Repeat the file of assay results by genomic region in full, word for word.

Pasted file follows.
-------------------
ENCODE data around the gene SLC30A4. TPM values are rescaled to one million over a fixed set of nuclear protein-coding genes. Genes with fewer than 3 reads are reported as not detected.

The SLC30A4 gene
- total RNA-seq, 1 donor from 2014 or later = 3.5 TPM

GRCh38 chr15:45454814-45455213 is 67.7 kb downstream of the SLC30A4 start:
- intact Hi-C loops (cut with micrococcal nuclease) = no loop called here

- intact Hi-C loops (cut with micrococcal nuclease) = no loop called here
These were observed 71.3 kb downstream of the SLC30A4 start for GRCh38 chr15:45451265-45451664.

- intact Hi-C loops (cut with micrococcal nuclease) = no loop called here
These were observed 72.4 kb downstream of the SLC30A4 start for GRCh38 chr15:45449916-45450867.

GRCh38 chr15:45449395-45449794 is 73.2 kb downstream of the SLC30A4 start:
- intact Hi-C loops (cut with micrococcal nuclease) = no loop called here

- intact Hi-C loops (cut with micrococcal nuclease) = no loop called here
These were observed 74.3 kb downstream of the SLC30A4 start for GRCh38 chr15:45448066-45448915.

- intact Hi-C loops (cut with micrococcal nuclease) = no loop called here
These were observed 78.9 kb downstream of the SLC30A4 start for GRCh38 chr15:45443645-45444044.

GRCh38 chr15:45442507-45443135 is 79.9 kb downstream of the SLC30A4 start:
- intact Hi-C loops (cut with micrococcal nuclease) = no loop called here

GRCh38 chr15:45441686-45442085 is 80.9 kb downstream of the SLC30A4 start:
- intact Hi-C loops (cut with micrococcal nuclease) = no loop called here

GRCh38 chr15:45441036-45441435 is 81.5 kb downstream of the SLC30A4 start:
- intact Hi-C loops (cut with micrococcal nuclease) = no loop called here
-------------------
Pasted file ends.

ENCODE data around the gene SLC30A4. TPM values are rescaled to one million over a fixed set of nuclear protein-coding genes. Genes with fewer than 3 reads are reported as not detected.

The SLC30A4 gene
- total RNA-seq, 1 donor from 2014 or later = 3.5 TPM

GRCh38 chr15:45454814-45455213 is 67.7 kb downstream of the SLC30A4 start:
- intact Hi-C loops (cut with micrococcal nuclease) = no loop called here

- intact Hi-C loops (cut with micrococcal nuclease) = no loop called here
These were observed 71.3 kb downstream of the SLC30A4 start for GRCh38 chr15:45451265-45451664.

- intact Hi-C loops (cut with micrococcal nuclease) = no loop called here
These were observed 72.4 kb downstream of the SLC30A4 start for GRCh38 chr15:45449916-45450867.

GRCh38 chr15:45449395-45449794 is 73.2 kb downstream of the SLC30A4 start:
- intact Hi-C loops (cut with micrococcal nuclease) = no loop called here

- intact Hi-C loops (cut with micrococcal nuclease) = no loop called here
These were observed 74.3 kb downstream of the SLC30A4 start for GRCh38 chr15:45448066-45448915.

- intact Hi-C loops (cut with micrococcal nuclease) = no loop called here
These were observed 78.9 kb downstream of the SLC30A4 start for GRCh38 chr15:45443645-45444044.

GRCh38 chr15:45442507-45443135 is 79.9 kb downstream of the SLC30A4 start:
- intact Hi-C loops (cut with micrococcal nuclease) = no loop called here

GRCh38 chr15:45441686-45442085 is 80.9 kb downstream of the SLC30A4 start:
- intact Hi-C loops (cut with micrococcal nuclease) = no loop called here

GRCh38 chr15:45441036-45441435 is 81.5 kb downstream of the SLC30A4 start:
- intact Hi-C loops (cut with micrococcal nuclease) = no loop called here